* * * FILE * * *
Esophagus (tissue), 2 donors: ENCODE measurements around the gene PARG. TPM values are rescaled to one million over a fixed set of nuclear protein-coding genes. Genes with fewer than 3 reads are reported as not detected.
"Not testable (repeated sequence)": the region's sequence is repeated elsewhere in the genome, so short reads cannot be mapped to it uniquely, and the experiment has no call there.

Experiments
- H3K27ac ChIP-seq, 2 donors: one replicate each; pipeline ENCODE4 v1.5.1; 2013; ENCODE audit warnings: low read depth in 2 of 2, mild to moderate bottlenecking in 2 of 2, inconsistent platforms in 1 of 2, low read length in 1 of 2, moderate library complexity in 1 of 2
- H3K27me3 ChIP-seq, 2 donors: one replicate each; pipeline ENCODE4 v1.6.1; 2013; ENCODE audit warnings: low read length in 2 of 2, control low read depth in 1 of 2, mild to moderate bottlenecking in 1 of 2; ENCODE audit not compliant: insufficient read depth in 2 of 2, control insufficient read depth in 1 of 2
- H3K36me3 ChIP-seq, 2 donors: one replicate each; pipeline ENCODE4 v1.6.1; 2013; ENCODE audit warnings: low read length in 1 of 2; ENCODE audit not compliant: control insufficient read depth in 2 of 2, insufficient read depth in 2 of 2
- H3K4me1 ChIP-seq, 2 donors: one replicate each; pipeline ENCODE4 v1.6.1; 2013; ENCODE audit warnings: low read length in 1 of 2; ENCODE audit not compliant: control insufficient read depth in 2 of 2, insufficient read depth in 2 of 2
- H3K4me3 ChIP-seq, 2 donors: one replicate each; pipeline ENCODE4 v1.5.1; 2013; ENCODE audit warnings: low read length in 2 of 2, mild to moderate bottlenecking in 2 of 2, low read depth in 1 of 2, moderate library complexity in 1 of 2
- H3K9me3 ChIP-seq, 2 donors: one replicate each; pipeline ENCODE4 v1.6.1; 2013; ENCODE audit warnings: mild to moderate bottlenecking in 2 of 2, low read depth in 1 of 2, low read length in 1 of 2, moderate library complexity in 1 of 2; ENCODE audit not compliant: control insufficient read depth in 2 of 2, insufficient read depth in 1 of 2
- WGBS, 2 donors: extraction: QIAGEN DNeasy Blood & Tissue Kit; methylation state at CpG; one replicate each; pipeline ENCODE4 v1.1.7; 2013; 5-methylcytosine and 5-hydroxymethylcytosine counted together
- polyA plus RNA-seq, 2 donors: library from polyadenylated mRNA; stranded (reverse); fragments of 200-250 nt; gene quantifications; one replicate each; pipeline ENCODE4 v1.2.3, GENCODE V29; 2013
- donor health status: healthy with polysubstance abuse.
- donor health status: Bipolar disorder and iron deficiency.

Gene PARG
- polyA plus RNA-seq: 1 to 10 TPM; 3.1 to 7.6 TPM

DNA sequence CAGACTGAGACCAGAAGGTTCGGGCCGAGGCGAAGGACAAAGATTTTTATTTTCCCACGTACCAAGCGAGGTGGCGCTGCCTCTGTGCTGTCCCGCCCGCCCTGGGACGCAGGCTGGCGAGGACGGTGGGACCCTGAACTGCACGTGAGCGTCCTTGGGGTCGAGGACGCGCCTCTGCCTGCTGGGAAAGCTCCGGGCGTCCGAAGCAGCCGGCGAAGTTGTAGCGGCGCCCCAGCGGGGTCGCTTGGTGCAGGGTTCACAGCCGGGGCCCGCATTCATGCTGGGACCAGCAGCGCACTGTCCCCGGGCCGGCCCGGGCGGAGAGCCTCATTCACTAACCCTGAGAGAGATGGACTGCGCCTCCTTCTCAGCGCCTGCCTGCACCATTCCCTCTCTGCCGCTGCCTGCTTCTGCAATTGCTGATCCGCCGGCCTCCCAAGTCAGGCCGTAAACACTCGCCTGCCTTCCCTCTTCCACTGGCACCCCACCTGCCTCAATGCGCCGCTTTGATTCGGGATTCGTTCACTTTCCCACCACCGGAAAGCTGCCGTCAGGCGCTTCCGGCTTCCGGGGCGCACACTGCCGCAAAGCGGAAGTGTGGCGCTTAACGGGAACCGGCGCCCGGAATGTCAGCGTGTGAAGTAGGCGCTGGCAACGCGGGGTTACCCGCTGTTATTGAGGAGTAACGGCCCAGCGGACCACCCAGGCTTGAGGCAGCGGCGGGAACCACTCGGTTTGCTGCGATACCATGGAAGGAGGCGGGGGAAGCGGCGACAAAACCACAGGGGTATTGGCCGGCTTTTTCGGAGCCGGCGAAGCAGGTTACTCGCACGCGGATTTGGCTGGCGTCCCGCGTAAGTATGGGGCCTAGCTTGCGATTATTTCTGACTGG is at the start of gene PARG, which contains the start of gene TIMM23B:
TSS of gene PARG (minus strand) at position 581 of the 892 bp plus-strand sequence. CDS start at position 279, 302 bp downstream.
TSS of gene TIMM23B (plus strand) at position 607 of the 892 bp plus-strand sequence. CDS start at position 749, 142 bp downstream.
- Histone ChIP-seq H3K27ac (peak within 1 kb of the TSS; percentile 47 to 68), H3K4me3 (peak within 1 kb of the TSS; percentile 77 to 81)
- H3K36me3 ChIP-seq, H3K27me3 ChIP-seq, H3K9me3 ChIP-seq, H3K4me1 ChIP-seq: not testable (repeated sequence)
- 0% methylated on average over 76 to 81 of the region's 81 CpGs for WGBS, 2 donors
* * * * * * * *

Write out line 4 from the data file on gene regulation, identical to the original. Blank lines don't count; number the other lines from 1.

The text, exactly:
- H3K27ac ChIP-seq, 2 donors: one replicate each; pipeline ENCODE4 v1.5.1; 2013; ENCODE audit warnings: low read depth in 2 of 2, mild to moderate bottlenecking in 2 of 2, inconsistent platforms in 1 of 2, low read length in 1 of 2, moderate library complexity in 1 of 2